A group of scientists from the Ecole Polytechnique Federale de Lausanne (EPFL) in Switzerland, along with researchers from the Netherlands and Italy, have unearthed key information that could help combat two of the major effects of diabetes. They learned that bile acids could help fight both inflammation and resistance to insulin, which are two of the most common symptoms of type II diabetes. One of the teams, led by EPFL scientist Kristina Schoonjans, discovered that bile acids can regulate the activity of a key receptor, which can in turn control inflammation. Reducing levels of inflammation help counter the effects of insulin resistance. The results of this discovery could lead to the development of new and effective forms of treatment for diabetes patients.
What is diabetes mellitus?
Diabetes mellitus is a metabolic disease that develops due to increased sugar levels in the bloodstream. The common effects of diabetes include greater appetite and thirst, recurrent urination, and in the worst cases, heart disease and stroke. These symptoms form due to insulin resistance, which is the inability of the body to process the blood sugar-regulating hormone insulin properly. The two major types of diabetes are type I and type II DM. Type II diabetes mellitus is the most common type of the disease, accounting for as much as 90% of cases, and is believed to be closely linked to obesity. Chronic inflammation and the subsequent insulin resistance are two of the leading issues behind type II diabetes.
The action of macrophages
The inflammation symptoms are caused by the bodies known as macrophages that nest themselves within the fat tissue. Macrophages are white blood cells that consume foreign substances in the body and work to activate the immune system. M1 macrophages are known for secreting substances that promote inflammation. The macrophages within the tissue signal others to gather around the fat cells. Aside of the inflammatory effects, the grouping of macrophages in the tissue interferes within the capacity of the fat cells to take in and appropriately respond to insulin, resulting in insulin resistance. Many kinds of diabetes treatments are targeted toward preventing macrophages from accumulating among fat tissue and causing insulin resistance.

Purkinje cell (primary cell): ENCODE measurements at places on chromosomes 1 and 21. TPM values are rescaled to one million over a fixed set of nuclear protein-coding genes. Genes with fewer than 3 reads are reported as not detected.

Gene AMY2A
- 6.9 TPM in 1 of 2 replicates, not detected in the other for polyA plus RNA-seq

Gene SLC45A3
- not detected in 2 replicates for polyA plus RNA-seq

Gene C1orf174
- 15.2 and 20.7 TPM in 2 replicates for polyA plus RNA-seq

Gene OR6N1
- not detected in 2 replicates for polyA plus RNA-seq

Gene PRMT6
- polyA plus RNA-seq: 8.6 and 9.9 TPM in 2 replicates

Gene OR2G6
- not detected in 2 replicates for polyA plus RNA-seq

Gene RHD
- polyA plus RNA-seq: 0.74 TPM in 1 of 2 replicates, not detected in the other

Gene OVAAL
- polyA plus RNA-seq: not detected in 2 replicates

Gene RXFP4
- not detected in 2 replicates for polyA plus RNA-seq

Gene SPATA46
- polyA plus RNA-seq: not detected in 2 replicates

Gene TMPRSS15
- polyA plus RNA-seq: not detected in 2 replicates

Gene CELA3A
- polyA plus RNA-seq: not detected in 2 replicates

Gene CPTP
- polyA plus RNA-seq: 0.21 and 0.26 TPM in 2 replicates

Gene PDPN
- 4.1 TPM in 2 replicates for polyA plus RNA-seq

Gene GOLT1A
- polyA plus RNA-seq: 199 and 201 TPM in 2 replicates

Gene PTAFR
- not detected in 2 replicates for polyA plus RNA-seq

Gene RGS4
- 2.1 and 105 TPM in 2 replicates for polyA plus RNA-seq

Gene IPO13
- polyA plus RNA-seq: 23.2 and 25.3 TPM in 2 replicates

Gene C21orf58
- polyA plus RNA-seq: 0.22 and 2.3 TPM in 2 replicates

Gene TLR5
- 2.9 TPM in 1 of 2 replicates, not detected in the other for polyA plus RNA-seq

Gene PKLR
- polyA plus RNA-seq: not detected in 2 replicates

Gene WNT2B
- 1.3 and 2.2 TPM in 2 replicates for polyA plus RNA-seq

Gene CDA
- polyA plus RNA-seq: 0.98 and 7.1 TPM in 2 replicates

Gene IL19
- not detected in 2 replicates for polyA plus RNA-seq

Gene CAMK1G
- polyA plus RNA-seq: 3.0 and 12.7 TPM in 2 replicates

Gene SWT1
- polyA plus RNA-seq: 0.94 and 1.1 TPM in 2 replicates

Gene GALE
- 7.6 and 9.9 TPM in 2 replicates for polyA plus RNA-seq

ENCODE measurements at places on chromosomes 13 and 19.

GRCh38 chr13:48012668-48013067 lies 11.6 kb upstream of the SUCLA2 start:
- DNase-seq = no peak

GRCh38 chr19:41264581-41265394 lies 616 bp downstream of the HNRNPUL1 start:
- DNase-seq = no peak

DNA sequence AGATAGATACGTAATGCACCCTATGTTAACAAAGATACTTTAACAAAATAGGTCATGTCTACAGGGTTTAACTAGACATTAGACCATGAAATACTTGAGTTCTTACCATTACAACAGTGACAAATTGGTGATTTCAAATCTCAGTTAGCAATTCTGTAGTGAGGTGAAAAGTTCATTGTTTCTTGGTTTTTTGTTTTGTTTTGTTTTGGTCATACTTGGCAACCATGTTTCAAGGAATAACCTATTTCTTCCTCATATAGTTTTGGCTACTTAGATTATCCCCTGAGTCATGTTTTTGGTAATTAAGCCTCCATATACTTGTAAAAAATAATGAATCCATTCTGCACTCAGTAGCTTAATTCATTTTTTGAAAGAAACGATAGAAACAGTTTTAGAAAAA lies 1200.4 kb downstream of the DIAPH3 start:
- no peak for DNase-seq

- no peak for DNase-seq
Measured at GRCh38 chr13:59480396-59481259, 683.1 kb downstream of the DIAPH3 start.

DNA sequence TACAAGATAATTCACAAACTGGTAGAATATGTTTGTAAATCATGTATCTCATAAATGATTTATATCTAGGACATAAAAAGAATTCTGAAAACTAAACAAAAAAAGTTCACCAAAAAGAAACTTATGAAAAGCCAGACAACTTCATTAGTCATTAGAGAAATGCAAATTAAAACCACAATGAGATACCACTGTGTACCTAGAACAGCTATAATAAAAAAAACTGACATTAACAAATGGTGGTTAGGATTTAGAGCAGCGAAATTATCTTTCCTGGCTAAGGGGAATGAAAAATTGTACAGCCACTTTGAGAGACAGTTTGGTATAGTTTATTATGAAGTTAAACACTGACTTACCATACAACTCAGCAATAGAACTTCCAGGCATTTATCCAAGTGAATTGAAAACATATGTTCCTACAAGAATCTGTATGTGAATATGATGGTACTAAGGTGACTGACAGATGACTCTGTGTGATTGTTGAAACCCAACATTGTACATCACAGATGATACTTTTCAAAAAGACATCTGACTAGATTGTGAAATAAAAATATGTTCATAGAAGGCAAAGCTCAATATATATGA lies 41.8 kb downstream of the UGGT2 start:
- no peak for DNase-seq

Inhibitory effect of bile acids
The goal of the EPFL scientists was to find a way to inhibit the inflammation caused by macrophages. The Schoonjans’s team discovered a receptor found on macrophages that prevents the inflammation from the type II diabetes. The receptor, known as TGR5, is responsible for sending out the chemical signal that alerts macrophages to fat tissue. The scientists learned that instead of being confined to the liver and intestines, certain chemicals found in bile, or bile acids, are able to pass into the bloodstream and act in the same way as many hormones do. The acids were able to hook on to and activate the TGR5 receptors, causing a rapid decrease in macrophage accumulation and a significant decrease in inflammatory symptoms.
Implications for future diabetes treatment
These results may pave the way for new methods of both diabetes and obesity treatments. The study was able to discover an effective way for diminishing inflammation. This presents very promising news for many type II diabetes patients. Bile acids cannot be directly used for diabetes treatment, but several substances or compounds can be synthesized to replicate the acid action from the TGR5 receptor. The information discovered by the EPFL team could form the basis for the development of a variety of treatments. This may also be extended to cover general inflammation symptoms, as well as a variety of related disorders, including autoimmune diseases, asthma, allergies, sarcoidosis, and even cancer.